For those students keen to go beyond this module and start their own business, they can apply to the Accelerator for access to “seed” money and advice and support.
The overall aim of the module is to provide students with the theoretical knowledge of business behaviour and an understanding of a range of business strategies, to analyse multinational business. The module is concerned with the application of economic concepts and theories to an understanding of multinational business and strategic issues and dilemmas facing business managers in an international setting. Using economic theories, the module aims to explain the development of the multinational business and the emergence of the globalisation process. It examines and evaluates some of the strategies used by multinational businesses to enter foreign markets. It provides an overview of the operations of the multinational business in the world economy such as supply chain management, human resource management, foreign exchange management, and managing cultural diversity and ethics.
This module provides opportunities for developing the student’s strategic thinking, and the analysis and assessment of current issues challenging multinational businesses in the global economy.
Internationalisation is addressed in all the topics covered in this module.
Students are encouraged to reflect and draw on their diverse socio-cultural backgrounds and experiences.
Discussion of cultural diversity, human resource management and ethics enables students to develop a deep understanding of equality issues in multinational business and its environment.
Equality is promoted by treating everyone with equal dignity and worth, and raising aspirations and supporting achievement for those students with diverse requirements, entitlements and backgrounds
The module also aims to develop students' employability skills, in particular: subject research; problem solving; written communication, critical thinking, evaluation and applied analysis.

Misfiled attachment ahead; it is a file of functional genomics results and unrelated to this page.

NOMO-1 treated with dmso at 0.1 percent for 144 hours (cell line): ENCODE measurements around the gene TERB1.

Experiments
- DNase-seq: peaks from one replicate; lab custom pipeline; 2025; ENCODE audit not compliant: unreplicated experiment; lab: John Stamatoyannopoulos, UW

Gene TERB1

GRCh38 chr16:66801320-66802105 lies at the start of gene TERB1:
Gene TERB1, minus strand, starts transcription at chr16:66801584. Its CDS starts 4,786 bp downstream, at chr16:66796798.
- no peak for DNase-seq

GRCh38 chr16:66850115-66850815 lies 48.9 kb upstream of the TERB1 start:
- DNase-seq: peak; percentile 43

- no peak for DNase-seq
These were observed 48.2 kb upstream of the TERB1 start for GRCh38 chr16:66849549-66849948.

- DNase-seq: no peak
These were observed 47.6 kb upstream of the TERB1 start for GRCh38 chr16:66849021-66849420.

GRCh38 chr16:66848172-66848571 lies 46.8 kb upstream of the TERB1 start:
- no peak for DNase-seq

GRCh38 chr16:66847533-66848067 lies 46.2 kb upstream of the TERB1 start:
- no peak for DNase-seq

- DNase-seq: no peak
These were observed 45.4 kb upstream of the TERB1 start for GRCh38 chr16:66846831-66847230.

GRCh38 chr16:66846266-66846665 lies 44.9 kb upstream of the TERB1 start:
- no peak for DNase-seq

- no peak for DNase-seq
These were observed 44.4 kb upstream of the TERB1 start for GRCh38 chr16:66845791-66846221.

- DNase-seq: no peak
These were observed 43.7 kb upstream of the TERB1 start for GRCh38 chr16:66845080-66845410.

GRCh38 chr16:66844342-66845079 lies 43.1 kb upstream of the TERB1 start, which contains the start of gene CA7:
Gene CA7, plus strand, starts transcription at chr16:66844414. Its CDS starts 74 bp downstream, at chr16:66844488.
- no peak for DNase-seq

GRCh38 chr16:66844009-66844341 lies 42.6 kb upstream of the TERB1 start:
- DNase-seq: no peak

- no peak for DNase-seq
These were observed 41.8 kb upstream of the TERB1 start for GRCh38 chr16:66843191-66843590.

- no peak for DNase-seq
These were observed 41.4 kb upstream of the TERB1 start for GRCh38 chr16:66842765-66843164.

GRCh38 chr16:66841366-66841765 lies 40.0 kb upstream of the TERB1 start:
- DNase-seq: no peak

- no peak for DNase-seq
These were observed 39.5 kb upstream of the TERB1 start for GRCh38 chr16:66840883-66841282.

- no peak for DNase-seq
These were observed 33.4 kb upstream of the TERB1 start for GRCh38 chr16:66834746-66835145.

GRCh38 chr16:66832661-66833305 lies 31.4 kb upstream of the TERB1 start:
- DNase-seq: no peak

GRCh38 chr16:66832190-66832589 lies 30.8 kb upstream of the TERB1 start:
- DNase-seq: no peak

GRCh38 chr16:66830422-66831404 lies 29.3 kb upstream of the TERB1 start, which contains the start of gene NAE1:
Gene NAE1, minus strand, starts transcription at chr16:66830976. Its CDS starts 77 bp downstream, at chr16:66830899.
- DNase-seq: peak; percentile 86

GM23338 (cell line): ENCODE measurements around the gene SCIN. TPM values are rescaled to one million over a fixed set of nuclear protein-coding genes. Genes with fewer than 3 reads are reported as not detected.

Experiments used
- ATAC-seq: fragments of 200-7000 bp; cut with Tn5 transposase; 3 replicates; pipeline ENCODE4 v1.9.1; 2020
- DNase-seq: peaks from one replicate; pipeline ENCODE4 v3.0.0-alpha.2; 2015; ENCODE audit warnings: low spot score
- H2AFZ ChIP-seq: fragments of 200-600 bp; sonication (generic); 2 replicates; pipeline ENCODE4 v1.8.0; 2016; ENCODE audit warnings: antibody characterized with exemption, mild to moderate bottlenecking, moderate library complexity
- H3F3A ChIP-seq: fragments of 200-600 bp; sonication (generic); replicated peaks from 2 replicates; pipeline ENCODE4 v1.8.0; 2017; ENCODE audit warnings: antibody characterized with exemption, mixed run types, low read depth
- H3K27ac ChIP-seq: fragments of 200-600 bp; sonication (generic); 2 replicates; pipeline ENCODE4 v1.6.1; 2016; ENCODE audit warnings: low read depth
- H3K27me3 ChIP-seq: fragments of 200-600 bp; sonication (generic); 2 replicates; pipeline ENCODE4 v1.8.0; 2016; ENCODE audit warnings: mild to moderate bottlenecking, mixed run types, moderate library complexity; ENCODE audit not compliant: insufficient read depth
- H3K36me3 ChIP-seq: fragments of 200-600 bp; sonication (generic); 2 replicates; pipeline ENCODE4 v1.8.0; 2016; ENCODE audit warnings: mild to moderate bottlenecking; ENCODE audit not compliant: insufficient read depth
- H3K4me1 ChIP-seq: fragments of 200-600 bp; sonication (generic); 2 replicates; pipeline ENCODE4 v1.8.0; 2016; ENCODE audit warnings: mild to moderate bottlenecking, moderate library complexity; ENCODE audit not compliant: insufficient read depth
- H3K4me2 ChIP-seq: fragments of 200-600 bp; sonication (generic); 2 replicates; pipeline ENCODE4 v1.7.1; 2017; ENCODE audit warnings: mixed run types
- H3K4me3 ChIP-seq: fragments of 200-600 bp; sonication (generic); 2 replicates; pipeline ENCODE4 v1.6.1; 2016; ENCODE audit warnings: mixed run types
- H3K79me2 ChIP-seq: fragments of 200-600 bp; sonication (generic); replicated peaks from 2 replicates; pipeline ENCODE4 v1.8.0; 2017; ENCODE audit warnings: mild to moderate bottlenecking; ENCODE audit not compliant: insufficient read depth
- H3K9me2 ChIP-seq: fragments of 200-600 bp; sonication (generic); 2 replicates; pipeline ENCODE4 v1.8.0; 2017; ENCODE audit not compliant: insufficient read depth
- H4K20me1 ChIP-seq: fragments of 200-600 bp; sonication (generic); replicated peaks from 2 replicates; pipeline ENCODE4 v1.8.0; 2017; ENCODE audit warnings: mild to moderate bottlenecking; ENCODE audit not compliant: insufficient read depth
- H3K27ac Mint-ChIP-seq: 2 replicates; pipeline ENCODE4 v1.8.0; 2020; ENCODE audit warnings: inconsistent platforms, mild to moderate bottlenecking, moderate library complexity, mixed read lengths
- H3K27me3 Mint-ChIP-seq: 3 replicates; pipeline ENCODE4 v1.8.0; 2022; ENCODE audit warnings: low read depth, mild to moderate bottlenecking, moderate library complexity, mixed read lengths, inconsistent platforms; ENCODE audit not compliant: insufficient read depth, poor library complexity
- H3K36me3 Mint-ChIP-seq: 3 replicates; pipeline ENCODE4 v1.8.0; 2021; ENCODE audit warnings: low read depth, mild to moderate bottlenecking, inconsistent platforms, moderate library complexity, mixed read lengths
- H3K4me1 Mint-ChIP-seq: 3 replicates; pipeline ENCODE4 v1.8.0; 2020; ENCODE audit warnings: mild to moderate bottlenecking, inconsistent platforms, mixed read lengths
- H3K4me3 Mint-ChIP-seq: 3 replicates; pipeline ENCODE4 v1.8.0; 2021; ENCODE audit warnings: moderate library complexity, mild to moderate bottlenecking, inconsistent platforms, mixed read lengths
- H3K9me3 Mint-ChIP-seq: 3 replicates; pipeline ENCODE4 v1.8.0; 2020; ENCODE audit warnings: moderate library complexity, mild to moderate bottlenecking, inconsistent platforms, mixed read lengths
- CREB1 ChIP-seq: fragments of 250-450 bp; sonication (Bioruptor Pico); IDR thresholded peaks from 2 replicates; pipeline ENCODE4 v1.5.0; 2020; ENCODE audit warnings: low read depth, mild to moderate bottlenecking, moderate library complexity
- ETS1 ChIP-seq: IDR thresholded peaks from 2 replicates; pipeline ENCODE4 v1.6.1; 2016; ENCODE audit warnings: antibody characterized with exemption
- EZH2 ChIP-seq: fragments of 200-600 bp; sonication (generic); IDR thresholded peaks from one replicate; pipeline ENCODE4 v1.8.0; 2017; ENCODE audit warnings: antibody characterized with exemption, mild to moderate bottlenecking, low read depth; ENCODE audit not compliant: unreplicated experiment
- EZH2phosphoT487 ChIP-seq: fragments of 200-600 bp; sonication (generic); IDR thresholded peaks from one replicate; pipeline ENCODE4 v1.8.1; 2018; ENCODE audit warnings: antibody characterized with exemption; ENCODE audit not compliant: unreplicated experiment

This module introduces students to the fundamental aspects of the theories of international trade and finance, policy analysis and the controversies that surround these activities. It will examine the costs and benefits of these two fundamental activities in the global economy and consider the extent to which government policies in these areas can improve economic outcomes. The module will draw on up-to-date analyses and empirical studies and will examine theoretical and contemporary policy issues in this regard in the international economy.
This module enables students to undertake a short period of professional activity either part-time/vacation employment; work placement; not-for-profit sector volunteering or a professional project led by an employer.
The work related learning activity must be for a minimum of 105 hours. These hours can be completed in a minimum of 15 working days (based on 7 hours per day) full-time during the summer, or over a semester in a part-time mode. The activity aims to: enable learners to build on previous experience and learning gained within academic studies and elsewhere; provide opportunity for personal skills and employability development and requires application of subject knowledge and relevant literature. Learners will be supported in developing improved understanding of themselves, and the work environment through reflective and reflexive learning in reference to the Quality Assurance Agency Subject Benchmark Statements for the appropriate degree programme.
Students will be contacted prior to the semester to ensure they understand requirements of securing work related activity in advance. Support is provided to find and apply for suitable opportunities through the Placements and Careers teams. The suitability of the opportunities will be assessed by the Module Team. Learners may be able to utilise existing employment, providing they can demonstrate that it is personally developmental and involves a certain level of responsibility. It is a student's responsibility to apply for opportunities and engage with the Placement and Careers team to assist them in finding a suitable role.